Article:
WWE 2K20 was an absolute disaster. A game so bad, so broken, so akin to a self-inflicted virtual torture, that it prompted publisher 2K games to release a ‘kind of’ apology. In an open letter to royally naffed off wrestling fans, they outlined the steps they were taking to ensure that the next game in the long-running franchise, WWE 2K22, didn’t – to quote D-Generation X – ‘suck it’. This amounted to taking a year off from the annual release madness and hopefully provide the time to do justice to a licence that has been underperforming critically for years.
Will this be enough? What can be said is there are some key aspects to the design of their wrestling games that 2K has to absolutely get right this time. First and foremost, WWE 2K22 has to work out of the box. When the bugs in the game are more entertaining than the game itself, you know you’ve got a problem. That’s exactly what happened with 2K20. Poor unwitting first day buyers filled Twitter with hilarious clips of sinking ring steps, melting faces and bodies merging together to become – what can only be described as – a terrifying gloop beast. This simply won’t be accepted again. WWE 2K22 has to work from the get-go.
Read more: watch WWE 2K20’s most amusing bugs
Next up, wrestling fans don’t want an arcade brawler. Just look at what happened to 2020’s WWE 2K Battlegrounds, a game that promised ‘all-new, over the top” spin on the series that promptly bombed without a trace. If I want to play an arcade brawler, than there’s plenty of other games out there.
What I want from a game carrying the world’s most prestigious wrestling license is a fun simulation of professional wrestling. I want to be able to recreate historic moments, live out epic rivalries and have the experience of taking part in a match so good that Dave Meltzer gives it five stars. This can only be accomplished by “selling” being reintroduced into the franchise. When a wrestler gets power bombed through a table they need to act hurt, they need to take time to recover; rolling back to their feet and dishing out some dropkicks destroys any and all player investment and belief.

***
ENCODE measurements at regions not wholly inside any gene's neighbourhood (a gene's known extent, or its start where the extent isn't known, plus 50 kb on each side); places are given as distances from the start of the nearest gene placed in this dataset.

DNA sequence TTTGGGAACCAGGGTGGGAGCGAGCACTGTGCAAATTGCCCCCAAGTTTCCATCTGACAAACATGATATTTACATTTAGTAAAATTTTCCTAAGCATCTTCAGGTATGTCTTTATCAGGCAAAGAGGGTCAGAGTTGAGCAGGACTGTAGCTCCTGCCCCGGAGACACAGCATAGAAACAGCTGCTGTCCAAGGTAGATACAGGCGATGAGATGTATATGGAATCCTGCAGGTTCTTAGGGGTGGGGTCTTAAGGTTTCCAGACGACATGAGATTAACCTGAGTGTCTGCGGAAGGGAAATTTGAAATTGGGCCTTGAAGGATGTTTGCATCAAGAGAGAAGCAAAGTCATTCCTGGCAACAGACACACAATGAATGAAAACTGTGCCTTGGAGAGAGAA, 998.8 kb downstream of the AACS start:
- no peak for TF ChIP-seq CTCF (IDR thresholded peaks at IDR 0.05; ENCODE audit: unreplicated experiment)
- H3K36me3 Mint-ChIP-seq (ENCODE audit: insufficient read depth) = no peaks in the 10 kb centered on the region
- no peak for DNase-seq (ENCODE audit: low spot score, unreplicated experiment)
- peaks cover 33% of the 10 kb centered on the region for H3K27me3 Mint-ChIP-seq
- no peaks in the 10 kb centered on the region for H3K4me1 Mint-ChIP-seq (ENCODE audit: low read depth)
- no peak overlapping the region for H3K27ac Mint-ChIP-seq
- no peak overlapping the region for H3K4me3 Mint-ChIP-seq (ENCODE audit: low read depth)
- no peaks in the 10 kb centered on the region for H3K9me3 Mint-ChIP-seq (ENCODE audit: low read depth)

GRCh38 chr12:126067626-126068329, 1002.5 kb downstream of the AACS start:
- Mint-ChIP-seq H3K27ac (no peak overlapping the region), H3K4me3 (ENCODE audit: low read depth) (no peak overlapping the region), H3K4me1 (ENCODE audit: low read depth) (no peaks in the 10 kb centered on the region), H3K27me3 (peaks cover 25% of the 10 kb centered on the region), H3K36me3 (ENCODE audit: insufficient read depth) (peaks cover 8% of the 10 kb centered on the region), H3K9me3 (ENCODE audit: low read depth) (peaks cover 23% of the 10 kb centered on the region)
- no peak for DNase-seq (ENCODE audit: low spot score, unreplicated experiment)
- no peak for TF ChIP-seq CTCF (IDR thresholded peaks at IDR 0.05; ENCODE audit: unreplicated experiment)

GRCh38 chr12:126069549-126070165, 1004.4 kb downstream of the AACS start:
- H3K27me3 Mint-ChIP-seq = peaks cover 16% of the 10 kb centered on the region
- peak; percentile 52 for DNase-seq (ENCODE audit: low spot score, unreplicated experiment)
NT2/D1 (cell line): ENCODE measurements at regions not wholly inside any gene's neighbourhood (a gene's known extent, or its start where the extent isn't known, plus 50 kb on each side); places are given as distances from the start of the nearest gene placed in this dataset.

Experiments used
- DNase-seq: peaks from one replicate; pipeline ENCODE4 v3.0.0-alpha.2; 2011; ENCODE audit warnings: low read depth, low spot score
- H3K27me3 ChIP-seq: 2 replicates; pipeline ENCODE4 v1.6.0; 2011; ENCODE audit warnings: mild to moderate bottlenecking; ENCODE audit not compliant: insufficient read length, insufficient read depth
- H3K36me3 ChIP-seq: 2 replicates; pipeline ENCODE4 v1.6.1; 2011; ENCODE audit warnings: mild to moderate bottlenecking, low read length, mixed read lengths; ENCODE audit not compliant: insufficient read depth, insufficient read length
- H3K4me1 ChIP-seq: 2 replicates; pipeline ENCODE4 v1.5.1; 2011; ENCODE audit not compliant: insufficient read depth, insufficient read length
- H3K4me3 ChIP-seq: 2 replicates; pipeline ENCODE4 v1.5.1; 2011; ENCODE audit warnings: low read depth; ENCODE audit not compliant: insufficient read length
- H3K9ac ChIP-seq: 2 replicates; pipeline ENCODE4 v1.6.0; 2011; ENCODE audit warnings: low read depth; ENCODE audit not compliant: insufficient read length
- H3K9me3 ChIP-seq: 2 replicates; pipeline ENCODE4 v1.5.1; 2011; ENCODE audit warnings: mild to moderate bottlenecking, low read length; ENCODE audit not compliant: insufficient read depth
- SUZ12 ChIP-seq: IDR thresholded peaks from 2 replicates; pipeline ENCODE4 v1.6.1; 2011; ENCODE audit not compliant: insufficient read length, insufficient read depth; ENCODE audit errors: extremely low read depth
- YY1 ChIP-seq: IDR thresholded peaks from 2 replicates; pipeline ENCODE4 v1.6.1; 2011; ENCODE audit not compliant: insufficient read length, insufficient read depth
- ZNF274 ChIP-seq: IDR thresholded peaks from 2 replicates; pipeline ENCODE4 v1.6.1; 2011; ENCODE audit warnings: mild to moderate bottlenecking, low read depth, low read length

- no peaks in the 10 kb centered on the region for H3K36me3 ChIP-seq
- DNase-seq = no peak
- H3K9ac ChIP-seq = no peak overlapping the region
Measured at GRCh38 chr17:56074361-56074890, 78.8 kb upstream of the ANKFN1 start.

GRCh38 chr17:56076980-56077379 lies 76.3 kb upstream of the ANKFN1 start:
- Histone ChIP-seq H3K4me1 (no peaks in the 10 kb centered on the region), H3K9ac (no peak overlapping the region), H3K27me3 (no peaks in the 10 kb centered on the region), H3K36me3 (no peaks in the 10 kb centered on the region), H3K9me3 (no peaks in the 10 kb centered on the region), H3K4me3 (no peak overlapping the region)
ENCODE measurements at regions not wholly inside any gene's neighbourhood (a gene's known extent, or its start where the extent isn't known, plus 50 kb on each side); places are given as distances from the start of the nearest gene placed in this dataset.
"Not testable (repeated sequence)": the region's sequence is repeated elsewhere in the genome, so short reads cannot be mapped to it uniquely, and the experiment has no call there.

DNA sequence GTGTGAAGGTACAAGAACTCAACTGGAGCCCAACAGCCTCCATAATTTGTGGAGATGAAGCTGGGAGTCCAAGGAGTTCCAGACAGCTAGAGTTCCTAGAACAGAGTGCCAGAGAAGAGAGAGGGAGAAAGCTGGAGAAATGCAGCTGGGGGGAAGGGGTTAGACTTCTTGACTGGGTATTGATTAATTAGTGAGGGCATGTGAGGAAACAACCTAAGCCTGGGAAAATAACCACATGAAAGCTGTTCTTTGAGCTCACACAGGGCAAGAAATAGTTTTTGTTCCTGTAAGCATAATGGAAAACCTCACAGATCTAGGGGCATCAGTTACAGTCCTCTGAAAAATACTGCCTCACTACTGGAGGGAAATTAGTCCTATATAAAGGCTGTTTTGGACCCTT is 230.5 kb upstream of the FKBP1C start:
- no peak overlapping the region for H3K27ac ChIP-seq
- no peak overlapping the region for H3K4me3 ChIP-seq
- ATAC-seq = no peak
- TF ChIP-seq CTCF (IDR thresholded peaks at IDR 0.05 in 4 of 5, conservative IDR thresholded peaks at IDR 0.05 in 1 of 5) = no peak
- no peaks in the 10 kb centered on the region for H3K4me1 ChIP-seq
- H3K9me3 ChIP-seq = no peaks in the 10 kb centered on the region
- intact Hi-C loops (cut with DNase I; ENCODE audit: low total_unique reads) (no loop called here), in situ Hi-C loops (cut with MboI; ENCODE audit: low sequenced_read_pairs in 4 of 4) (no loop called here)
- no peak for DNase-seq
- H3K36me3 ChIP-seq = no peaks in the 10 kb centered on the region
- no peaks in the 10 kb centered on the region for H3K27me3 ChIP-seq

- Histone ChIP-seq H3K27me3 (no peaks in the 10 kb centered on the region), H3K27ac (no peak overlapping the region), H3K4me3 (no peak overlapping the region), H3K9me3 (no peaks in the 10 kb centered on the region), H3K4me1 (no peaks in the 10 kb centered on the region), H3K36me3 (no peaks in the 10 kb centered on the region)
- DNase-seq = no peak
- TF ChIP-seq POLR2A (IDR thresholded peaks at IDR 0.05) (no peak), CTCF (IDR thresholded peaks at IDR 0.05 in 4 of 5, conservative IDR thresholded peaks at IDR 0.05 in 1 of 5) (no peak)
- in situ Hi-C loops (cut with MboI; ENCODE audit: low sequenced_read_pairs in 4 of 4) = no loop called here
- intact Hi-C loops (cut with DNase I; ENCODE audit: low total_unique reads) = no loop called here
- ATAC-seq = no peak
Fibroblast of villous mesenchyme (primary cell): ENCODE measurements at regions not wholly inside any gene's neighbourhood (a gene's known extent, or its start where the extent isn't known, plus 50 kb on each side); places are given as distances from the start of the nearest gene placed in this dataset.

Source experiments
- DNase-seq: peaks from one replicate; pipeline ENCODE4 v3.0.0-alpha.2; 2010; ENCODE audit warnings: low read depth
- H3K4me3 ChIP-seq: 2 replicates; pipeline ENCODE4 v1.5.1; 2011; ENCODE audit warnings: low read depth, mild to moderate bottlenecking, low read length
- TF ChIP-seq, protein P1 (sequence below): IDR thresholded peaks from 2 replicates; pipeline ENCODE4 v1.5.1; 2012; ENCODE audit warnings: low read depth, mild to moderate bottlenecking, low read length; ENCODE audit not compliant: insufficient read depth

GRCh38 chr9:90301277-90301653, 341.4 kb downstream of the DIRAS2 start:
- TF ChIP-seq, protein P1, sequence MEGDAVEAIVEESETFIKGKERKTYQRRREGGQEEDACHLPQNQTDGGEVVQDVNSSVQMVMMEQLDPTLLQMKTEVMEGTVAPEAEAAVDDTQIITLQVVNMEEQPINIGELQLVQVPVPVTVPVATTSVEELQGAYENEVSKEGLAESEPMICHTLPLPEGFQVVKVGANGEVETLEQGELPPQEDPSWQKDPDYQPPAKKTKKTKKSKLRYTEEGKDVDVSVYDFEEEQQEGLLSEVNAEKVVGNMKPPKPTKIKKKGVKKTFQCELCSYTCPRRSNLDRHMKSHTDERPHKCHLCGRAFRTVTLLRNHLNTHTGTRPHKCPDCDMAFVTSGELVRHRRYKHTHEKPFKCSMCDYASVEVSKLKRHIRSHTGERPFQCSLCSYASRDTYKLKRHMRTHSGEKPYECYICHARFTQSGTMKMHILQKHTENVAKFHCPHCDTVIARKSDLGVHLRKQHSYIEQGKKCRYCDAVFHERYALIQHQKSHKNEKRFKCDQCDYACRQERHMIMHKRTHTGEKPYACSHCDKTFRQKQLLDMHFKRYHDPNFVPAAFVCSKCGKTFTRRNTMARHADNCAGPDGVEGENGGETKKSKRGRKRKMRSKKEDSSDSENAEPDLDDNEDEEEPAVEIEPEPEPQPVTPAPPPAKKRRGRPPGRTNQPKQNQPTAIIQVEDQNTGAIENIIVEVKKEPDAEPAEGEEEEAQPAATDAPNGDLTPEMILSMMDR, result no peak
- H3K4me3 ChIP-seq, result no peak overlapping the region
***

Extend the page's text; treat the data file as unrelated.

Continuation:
Finally, please 2K, for the love of Shane McMahon’s sweaty sweaty face, please get rid of QTE button prompts. I don’t want to have to watch a meter move back and forth and tap a button at exactly the right time to kick out of a pin. I don’t want to wiggle thumbsticks to escape submission holds. Why not design the game so that by watching the action I’ll know when to reverse a move? So that timing is required rather than endless button bashing patience? That way we can all actually play the game rather than stare glassy eyed at yet another meter. WWF No Mercy managed this on the N64 over twenty years ago, why is this not possible – to a far greater standard – on modern hardware?
We won’t have long to find out what 2K are cooking up. During WrestleMania 37 the publisher debuted a short trailer for WWE 2K22, depicting a very convincing Rey Mysterio taking on Cesaro in the squared circle. Sure, it looked great, but until 2K can prove they have made brave decisions to shake up WWE 2K22’s game design, there’s not much cause to get excited yet. 2K have promised that their latest game will ‘hit different’. I hope they’re right, the continued future of this franchise depends on it.